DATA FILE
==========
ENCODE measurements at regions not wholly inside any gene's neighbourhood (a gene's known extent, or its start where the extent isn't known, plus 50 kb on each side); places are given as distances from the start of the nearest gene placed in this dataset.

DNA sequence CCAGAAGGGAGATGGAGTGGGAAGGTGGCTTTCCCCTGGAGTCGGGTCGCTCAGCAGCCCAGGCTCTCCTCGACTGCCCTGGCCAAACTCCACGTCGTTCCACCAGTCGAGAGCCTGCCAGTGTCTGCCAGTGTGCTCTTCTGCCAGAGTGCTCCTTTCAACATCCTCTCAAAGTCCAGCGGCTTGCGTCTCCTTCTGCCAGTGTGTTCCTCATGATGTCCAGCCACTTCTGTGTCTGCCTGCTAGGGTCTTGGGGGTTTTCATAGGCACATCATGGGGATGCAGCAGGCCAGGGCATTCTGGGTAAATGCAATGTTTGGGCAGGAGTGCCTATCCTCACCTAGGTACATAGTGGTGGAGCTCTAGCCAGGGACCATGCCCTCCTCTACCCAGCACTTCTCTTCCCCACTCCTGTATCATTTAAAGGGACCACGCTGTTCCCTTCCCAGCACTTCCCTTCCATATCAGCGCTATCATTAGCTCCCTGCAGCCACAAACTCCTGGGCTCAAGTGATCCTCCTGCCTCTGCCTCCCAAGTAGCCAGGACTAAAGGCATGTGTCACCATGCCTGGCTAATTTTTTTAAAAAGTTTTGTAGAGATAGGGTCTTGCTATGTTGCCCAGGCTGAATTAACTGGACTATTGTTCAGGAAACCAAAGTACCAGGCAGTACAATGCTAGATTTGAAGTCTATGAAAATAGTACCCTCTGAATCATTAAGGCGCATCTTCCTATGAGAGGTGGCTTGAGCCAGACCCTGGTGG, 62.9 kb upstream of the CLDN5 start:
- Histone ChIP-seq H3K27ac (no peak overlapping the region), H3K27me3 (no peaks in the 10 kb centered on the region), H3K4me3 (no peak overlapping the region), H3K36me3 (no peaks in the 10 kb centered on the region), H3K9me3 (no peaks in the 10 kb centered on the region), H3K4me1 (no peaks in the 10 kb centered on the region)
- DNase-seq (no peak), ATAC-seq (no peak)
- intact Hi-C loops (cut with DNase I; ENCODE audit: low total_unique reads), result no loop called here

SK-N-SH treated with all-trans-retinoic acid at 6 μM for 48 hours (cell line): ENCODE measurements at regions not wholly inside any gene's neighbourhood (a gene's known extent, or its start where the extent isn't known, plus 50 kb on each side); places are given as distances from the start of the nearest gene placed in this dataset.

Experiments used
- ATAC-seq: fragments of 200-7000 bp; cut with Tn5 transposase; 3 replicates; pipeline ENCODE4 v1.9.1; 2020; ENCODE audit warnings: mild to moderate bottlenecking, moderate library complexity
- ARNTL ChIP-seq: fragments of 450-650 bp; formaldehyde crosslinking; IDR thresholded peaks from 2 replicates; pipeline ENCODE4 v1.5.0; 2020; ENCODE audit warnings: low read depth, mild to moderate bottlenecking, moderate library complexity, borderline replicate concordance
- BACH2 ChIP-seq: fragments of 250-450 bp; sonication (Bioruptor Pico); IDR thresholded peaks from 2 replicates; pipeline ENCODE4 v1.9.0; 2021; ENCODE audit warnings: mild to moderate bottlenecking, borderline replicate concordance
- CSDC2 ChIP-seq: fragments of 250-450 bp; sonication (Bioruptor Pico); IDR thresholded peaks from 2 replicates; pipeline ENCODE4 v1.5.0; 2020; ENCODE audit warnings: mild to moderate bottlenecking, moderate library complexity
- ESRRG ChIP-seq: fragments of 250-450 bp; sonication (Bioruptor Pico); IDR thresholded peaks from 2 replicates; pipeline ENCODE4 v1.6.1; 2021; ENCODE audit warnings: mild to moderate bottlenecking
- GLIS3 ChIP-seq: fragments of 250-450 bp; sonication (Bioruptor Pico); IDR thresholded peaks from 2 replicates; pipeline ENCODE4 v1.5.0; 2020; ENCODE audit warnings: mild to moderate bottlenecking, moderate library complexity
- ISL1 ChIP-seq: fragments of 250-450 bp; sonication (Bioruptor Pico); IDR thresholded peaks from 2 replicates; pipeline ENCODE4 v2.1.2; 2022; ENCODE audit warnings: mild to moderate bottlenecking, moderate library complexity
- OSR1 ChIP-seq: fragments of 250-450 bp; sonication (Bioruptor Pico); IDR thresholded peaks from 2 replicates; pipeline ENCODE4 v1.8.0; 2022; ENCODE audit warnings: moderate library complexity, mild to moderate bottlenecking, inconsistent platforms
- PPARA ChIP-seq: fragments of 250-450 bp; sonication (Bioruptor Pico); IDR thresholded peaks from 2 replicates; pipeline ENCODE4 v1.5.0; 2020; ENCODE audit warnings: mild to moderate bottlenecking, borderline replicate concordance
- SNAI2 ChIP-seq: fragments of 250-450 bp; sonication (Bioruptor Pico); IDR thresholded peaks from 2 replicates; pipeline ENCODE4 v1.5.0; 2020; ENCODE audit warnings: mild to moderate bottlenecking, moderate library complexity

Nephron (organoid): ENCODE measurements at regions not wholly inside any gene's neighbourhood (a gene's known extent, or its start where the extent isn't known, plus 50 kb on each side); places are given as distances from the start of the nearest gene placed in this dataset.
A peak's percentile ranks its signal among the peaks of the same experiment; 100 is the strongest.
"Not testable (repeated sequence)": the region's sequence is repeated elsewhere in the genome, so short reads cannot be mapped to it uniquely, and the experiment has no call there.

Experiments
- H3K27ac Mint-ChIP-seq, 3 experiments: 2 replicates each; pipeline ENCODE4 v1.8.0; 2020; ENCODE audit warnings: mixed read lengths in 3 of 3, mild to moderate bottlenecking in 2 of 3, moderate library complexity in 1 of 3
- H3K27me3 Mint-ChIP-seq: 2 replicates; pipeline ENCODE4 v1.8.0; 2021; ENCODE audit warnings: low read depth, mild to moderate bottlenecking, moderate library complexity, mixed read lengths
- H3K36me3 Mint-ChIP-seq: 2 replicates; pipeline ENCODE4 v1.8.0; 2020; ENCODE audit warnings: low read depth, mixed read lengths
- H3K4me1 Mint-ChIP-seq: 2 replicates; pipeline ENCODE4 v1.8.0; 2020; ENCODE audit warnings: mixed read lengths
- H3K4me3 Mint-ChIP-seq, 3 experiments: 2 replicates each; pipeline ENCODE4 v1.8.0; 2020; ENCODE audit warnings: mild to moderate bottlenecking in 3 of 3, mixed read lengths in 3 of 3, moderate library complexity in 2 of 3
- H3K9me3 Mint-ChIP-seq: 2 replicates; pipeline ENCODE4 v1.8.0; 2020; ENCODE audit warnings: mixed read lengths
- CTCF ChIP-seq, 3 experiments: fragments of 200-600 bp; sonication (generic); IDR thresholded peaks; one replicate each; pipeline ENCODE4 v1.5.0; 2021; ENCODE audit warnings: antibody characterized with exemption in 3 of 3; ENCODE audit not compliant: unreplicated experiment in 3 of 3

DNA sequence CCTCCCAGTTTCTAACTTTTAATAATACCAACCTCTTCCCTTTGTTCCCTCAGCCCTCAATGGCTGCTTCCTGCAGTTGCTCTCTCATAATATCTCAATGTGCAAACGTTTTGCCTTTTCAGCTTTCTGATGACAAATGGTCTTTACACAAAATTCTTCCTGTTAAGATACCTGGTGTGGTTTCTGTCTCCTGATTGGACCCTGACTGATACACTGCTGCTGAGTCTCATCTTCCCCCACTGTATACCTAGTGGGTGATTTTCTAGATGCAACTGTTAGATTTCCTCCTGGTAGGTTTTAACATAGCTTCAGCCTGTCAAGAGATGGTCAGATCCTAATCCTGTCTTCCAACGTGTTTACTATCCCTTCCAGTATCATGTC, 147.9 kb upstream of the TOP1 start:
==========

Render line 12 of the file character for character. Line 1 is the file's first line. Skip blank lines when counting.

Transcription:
- ESRRG ChIP-seq: fragments of 250-450 bp; sonication (Bioruptor Pico); IDR thresholded peaks from 2 replicates; pipeline ENCODE4 v1.6.1; 2021; ENCODE audit warnings: mild to moderate bottlenecking